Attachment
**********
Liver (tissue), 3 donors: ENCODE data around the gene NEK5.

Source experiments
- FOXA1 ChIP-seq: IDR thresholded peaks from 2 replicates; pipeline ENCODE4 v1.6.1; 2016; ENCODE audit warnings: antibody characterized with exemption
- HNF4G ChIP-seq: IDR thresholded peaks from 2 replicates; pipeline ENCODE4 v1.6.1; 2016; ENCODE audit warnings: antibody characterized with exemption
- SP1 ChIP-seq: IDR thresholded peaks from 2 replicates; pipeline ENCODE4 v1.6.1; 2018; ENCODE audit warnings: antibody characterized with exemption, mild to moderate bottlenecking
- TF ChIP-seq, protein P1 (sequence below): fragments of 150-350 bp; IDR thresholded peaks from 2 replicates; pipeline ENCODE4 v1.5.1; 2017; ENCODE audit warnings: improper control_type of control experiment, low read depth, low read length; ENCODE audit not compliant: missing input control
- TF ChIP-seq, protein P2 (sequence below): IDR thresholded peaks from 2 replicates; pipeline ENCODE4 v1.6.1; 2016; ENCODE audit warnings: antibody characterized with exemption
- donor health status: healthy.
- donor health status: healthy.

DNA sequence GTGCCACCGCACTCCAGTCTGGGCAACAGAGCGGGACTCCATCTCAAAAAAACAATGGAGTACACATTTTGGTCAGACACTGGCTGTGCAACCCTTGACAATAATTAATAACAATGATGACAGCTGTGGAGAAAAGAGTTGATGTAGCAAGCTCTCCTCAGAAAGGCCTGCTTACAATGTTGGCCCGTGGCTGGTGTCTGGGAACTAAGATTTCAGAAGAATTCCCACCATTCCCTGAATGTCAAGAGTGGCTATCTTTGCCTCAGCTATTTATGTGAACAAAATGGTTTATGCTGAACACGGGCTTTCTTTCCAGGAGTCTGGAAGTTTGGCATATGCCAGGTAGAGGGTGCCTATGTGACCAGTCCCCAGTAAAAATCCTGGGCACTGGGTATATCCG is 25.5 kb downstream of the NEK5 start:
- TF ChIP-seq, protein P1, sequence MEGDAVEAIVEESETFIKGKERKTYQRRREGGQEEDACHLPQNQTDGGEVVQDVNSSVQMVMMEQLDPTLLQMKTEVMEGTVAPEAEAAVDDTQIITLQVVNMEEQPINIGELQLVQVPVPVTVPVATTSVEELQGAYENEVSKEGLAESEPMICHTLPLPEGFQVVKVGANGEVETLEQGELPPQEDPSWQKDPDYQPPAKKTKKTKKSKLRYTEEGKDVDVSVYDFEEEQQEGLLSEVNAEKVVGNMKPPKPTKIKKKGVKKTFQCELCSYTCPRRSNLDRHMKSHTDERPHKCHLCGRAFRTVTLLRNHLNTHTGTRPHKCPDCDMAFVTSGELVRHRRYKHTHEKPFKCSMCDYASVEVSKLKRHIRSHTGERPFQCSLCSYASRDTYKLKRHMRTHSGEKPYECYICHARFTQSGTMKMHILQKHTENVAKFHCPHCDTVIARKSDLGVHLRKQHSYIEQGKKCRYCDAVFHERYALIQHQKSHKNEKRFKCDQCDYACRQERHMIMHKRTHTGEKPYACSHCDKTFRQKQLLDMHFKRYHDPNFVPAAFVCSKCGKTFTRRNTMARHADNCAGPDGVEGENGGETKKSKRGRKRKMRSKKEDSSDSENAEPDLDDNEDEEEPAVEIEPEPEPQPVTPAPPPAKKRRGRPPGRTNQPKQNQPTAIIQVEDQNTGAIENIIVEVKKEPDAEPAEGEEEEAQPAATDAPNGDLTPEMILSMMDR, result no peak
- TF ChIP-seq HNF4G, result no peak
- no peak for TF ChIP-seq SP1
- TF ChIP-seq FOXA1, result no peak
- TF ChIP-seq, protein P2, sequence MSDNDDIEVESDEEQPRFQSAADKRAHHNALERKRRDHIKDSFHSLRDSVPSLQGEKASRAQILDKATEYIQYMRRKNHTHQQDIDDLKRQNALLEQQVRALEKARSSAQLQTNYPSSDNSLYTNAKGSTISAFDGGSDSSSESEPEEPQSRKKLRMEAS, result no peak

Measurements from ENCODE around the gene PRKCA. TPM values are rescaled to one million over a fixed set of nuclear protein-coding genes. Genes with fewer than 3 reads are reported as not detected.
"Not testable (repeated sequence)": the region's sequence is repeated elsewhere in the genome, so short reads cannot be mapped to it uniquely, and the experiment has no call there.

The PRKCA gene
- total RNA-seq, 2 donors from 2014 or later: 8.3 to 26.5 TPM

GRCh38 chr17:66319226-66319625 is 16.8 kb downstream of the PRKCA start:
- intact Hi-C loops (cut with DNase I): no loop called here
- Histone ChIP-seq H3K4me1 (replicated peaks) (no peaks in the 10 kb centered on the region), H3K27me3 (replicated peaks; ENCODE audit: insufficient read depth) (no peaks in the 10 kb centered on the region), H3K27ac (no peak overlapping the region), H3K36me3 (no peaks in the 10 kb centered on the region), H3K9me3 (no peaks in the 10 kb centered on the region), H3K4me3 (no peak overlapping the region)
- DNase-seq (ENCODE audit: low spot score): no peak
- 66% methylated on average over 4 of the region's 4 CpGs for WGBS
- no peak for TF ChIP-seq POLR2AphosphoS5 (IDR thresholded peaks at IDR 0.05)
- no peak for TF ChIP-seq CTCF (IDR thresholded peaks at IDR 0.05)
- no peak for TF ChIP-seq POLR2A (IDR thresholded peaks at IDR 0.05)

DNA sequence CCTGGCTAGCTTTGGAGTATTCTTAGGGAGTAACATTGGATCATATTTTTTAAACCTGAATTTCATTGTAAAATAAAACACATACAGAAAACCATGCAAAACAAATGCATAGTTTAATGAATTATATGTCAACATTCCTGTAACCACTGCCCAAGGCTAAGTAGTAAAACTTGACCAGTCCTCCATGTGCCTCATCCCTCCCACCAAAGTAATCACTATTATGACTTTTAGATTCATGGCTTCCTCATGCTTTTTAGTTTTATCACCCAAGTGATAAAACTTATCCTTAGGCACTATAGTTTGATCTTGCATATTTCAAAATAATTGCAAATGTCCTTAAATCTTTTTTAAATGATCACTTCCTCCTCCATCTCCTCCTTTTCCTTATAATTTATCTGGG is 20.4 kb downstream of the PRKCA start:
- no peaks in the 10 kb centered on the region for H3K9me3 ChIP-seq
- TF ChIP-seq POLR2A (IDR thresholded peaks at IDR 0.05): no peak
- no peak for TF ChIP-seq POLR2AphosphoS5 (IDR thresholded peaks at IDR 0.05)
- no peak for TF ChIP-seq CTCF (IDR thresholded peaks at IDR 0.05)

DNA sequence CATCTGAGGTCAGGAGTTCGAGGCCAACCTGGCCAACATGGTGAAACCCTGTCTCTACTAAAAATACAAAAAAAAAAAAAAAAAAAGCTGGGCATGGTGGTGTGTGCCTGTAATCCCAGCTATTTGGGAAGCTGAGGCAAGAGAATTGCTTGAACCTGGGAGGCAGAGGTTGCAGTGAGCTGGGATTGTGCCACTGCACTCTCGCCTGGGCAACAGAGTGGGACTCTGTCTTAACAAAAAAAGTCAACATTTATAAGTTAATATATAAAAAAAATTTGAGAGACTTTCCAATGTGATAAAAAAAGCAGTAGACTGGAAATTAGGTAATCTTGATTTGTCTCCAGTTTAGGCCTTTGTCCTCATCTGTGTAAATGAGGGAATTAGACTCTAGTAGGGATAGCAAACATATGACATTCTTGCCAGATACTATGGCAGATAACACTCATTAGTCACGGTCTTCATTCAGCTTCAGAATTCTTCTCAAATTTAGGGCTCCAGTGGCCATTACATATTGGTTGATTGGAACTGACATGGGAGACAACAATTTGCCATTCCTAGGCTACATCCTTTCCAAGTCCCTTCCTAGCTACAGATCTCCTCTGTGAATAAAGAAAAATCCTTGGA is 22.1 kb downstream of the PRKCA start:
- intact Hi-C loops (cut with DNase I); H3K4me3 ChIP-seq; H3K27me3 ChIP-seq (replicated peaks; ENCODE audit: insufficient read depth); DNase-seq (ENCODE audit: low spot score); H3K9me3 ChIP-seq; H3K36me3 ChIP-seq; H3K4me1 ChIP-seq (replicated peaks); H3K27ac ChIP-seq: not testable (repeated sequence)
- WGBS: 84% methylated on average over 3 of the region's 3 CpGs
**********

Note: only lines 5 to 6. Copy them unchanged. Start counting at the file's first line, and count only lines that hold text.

- SP1 ChIP-seq: IDR thresholded peaks from 2 replicates; pipeline ENCODE4 v1.6.1; 2018; ENCODE audit warnings: antibody characterized with exemption, mild to moderate bottlenecking
- TF ChIP-seq, protein P1 (sequence below): fragments of 150-350 bp; IDR thresholded peaks from 2 replicates; pipeline ENCODE4 v1.5.1; 2017; ENCODE audit warnings: improper control_type of control experiment, low read depth, low read length; ENCODE audit not compliant: missing input control